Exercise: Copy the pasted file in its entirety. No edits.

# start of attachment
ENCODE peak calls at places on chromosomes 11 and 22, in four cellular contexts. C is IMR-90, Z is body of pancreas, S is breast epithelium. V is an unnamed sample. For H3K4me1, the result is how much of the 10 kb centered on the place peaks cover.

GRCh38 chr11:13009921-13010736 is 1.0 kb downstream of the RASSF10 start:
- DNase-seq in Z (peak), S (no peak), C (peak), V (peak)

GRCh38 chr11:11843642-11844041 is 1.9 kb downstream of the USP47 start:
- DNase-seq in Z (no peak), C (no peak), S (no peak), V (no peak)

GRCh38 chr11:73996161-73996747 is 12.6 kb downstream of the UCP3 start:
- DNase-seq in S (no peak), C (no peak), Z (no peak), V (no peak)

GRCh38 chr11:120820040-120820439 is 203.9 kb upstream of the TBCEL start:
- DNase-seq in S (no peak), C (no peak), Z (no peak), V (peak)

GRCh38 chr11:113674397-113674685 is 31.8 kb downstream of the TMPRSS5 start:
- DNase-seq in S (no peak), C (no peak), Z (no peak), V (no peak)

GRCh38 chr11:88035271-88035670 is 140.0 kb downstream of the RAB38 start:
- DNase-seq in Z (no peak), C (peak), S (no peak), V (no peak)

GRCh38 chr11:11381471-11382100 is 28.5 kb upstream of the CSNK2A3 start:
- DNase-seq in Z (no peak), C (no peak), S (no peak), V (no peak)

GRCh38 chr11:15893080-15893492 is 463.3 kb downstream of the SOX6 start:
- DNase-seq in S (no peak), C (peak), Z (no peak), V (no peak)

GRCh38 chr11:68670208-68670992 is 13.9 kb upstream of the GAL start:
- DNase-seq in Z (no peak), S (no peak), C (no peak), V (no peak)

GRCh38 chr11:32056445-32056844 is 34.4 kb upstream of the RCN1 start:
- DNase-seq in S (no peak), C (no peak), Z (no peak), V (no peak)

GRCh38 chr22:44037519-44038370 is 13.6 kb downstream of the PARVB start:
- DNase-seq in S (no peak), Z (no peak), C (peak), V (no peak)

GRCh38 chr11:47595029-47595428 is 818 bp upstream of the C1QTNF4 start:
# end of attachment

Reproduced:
ENCODE peak calls at places on chromosomes 11 and 22, in four cellular contexts. C is IMR-90, Z is body of pancreas, S is breast epithelium. V is an unnamed sample. For H3K4me1, the result is how much of the 10 kb centered on the place peaks cover.

GRCh38 chr11:13009921-13010736 is 1.0 kb downstream of the RASSF10 start:
- DNase-seq in Z (peak), S (no peak), C (peak), V (peak)

GRCh38 chr11:11843642-11844041 is 1.9 kb downstream of the USP47 start:
- DNase-seq in Z (no peak), C (no peak), S (no peak), V (no peak)

GRCh38 chr11:73996161-73996747 is 12.6 kb downstream of the UCP3 start:
- DNase-seq in S (no peak), C (no peak), Z (no peak), V (no peak)

GRCh38 chr11:120820040-120820439 is 203.9 kb upstream of the TBCEL start:
- DNase-seq in S (no peak), C (no peak), Z (no peak), V (peak)

GRCh38 chr11:113674397-113674685 is 31.8 kb downstream of the TMPRSS5 start:
- DNase-seq in S (no peak), C (no peak), Z (no peak), V (no peak)

GRCh38 chr11:88035271-88035670 is 140.0 kb downstream of the RAB38 start:
- DNase-seq in Z (no peak), C (peak), S (no peak), V (no peak)

GRCh38 chr11:11381471-11382100 is 28.5 kb upstream of the CSNK2A3 start:
- DNase-seq in Z (no peak), C (no peak), S (no peak), V (no peak)

GRCh38 chr11:15893080-15893492 is 463.3 kb downstream of the SOX6 start:
- DNase-seq in S (no peak), C (peak), Z (no peak), V (no peak)

GRCh38 chr11:68670208-68670992 is 13.9 kb upstream of the GAL start:
- DNase-seq in Z (no peak), S (no peak), C (no peak), V (no peak)

GRCh38 chr11:32056445-32056844 is 34.4 kb upstream of the RCN1 start:
- DNase-seq in S (no peak), C (no peak), Z (no peak), V (no peak)

GRCh38 chr22:44037519-44038370 is 13.6 kb downstream of the PARVB start:
- DNase-seq in S (no peak), Z (no peak), C (peak), V (no peak)

GRCh38 chr11:47595029-47595428 is 818 bp upstream of the C1QTNF4 start: